In order for normal cells to function, they must adhere to their immediate environment, which includes other cells and proteins. In return, cells receive both mechanical and chemical signals from their environment that are important for cellular processes such as migration, proliferation, and gene expression. Defective or improperly regulated adhesion is observed in a wide variety of human diseases, including the major killers cancer and cardiovascular disease.
Research in the Glading lab focuses on unraveling how cell adhesion signaling regulates cellular behavior.
Currently, our work concentrates on how cell-cell adhesion modulates cell growth and differentiation in both the normal and disease state. Our main experimental context is the endothelial cell and the intact blood vessel. Vessel function is reliant on the ability of vessels to maintain an effective barrier between the blood and tissue, which is primarily regulated at the level of the endothelial cell-cell contact (endothelial junctions). Changes in this barrier regulate the normal immune response and contribute to the growth of new vessels (angiogenesis).
Recently, we described KRIT1 as a scaffolding protein that nucleates a signaling complex at sites of endothelial cell-cell contact. In confluent endothelial cells, the KRIT1 complex associates with cell-cell contacts and is required for junctional stability downstream of active Rap1 (Glading et al 2007). KRIT1 also sits at the nexus of multiple signaling pathways, including the canonical beta-catenin pathway (Glading and Ginsberg, 2010), vascular-endothelial growth factor receptor (VEGFR) activation (DiStefano and Glading, in press), RhoA/Rho Kinase activity (Glading et al, 2007), and Notch signaling, which KRIT1 supports or modifies to promote a stable vascular barrier. Our ongoing research aims to understand cell-cell contact impacts global cell signaling by examining how KRIT1 signaling contributes to changes in cellular behavior.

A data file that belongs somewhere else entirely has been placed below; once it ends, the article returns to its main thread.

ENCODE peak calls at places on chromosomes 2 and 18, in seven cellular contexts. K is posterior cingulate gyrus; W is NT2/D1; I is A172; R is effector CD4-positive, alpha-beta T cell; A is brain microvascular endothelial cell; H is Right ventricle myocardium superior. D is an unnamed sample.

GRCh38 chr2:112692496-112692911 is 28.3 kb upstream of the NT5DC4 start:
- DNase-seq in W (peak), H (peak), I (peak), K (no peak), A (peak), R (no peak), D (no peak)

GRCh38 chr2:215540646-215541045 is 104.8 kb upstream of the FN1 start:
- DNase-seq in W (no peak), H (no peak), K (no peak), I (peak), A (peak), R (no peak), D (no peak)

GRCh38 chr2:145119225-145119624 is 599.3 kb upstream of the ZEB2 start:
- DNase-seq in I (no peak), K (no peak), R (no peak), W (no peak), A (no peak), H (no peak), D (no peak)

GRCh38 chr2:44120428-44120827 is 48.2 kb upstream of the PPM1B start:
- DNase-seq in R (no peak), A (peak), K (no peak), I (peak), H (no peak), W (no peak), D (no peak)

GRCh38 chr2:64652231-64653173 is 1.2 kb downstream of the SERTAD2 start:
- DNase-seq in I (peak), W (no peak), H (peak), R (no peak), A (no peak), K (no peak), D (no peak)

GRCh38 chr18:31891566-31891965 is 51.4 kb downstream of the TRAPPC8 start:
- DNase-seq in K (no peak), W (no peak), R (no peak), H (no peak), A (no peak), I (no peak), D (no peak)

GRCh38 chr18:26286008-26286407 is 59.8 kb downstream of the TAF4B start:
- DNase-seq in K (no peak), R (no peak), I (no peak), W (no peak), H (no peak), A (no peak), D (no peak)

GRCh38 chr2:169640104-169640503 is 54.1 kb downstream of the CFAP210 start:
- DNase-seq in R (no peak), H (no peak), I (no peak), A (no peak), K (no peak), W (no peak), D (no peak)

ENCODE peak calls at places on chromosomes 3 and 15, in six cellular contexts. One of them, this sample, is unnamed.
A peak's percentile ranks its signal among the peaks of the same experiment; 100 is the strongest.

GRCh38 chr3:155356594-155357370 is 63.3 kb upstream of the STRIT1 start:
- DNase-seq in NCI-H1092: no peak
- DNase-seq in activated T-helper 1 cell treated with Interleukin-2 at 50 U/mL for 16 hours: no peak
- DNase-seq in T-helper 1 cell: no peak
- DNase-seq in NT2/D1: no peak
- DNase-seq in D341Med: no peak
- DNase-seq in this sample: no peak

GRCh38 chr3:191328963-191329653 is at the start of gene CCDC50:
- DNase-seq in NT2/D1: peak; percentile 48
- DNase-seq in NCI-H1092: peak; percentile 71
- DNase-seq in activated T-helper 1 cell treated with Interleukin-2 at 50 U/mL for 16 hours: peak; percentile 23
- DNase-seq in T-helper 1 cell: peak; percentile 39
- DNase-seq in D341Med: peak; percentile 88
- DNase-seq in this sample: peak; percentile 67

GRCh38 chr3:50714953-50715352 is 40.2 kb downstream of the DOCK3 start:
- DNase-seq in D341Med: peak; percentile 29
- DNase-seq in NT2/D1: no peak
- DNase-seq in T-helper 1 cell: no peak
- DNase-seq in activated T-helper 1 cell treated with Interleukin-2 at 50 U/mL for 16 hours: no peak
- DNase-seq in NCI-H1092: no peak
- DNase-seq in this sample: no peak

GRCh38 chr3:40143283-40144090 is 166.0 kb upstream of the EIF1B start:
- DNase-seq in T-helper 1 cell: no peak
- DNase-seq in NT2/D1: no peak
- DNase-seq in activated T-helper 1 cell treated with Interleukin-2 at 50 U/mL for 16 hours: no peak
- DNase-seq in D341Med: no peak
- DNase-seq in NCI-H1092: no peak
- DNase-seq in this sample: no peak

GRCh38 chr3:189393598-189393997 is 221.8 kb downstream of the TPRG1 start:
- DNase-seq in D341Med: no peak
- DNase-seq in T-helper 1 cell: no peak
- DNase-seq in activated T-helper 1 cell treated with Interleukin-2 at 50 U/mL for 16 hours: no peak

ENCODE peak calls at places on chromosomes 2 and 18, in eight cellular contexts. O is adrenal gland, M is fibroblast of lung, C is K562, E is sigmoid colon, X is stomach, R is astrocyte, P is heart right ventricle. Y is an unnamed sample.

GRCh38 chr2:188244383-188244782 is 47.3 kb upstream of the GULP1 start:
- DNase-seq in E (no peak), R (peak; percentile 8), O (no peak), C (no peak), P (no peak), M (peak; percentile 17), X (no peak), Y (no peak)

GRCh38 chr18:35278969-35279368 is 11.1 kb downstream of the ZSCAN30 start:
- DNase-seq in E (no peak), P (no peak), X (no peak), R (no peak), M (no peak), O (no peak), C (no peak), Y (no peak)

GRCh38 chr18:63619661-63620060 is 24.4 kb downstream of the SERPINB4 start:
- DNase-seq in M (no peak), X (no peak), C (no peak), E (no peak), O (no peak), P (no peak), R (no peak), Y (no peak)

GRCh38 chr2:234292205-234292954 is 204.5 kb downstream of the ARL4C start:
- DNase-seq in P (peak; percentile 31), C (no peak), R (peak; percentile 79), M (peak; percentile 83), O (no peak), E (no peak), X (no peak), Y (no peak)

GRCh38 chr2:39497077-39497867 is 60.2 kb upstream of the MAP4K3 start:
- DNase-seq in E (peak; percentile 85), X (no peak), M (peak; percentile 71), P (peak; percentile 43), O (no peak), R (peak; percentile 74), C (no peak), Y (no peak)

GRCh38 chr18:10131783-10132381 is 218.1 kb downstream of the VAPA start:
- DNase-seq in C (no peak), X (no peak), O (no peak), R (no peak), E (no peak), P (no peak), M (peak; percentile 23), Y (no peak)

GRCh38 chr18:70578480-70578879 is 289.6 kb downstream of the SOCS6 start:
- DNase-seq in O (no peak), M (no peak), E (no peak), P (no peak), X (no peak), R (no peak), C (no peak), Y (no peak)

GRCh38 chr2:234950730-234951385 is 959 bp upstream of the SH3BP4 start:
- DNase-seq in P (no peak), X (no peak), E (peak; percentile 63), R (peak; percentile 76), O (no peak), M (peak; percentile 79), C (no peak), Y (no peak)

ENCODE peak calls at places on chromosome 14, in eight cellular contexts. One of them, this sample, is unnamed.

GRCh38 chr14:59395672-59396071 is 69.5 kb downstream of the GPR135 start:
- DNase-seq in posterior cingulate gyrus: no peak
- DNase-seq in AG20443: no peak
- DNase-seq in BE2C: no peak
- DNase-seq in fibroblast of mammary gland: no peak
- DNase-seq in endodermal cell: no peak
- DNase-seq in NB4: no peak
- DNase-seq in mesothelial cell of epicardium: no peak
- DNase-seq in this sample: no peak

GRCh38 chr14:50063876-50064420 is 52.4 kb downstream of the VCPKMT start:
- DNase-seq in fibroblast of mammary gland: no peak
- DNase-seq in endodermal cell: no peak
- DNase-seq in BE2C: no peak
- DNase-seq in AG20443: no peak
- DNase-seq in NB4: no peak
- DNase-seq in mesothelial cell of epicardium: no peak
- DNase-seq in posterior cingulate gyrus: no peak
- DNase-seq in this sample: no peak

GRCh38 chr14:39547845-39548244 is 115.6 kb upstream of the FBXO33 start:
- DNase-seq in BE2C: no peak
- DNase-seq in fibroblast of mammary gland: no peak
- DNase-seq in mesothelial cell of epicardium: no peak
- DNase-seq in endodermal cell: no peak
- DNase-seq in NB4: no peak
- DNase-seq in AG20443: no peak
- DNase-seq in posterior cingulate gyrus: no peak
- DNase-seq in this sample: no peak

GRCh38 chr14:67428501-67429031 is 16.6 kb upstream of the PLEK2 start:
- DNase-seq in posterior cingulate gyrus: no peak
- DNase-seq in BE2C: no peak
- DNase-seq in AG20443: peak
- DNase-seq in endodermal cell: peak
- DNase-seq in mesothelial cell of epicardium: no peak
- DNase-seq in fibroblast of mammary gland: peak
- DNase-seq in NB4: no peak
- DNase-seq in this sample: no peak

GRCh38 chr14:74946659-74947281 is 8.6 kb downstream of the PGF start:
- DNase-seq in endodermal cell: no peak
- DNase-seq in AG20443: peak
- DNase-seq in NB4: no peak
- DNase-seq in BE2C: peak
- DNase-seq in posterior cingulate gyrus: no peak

We use KRIT1 deficient endothelial cells (siRNA, CRISPR) and tissues (KRIT1 knockout and KRIT1 endothelial-specific knockout mice) as models to probe the consequence of loss of endothelial cell-cell contact on endothelial behavior and vessel integrity in vitro and in vivo. By using genetic manipulation of KRIT1, we have been able to prove that loss of cell-cell contact stimulates broad changes in gene expression (Glading, 2010), induces vascular permeability in vivo (Corr et al, 2012), and promotes angiogenesis (unpublished data), as just a few examples. By combining molecular and biochemical examination of specific signaling mechanisms with real-time physiology, we are able to establish key signaling events as critical for normal vascular function. In current research, we are using this approach to explore the crosstalk between inflammatory signaling, angiogenesis and cell-cell contact in the relevant physiological contexts of vascular integrity and cancer.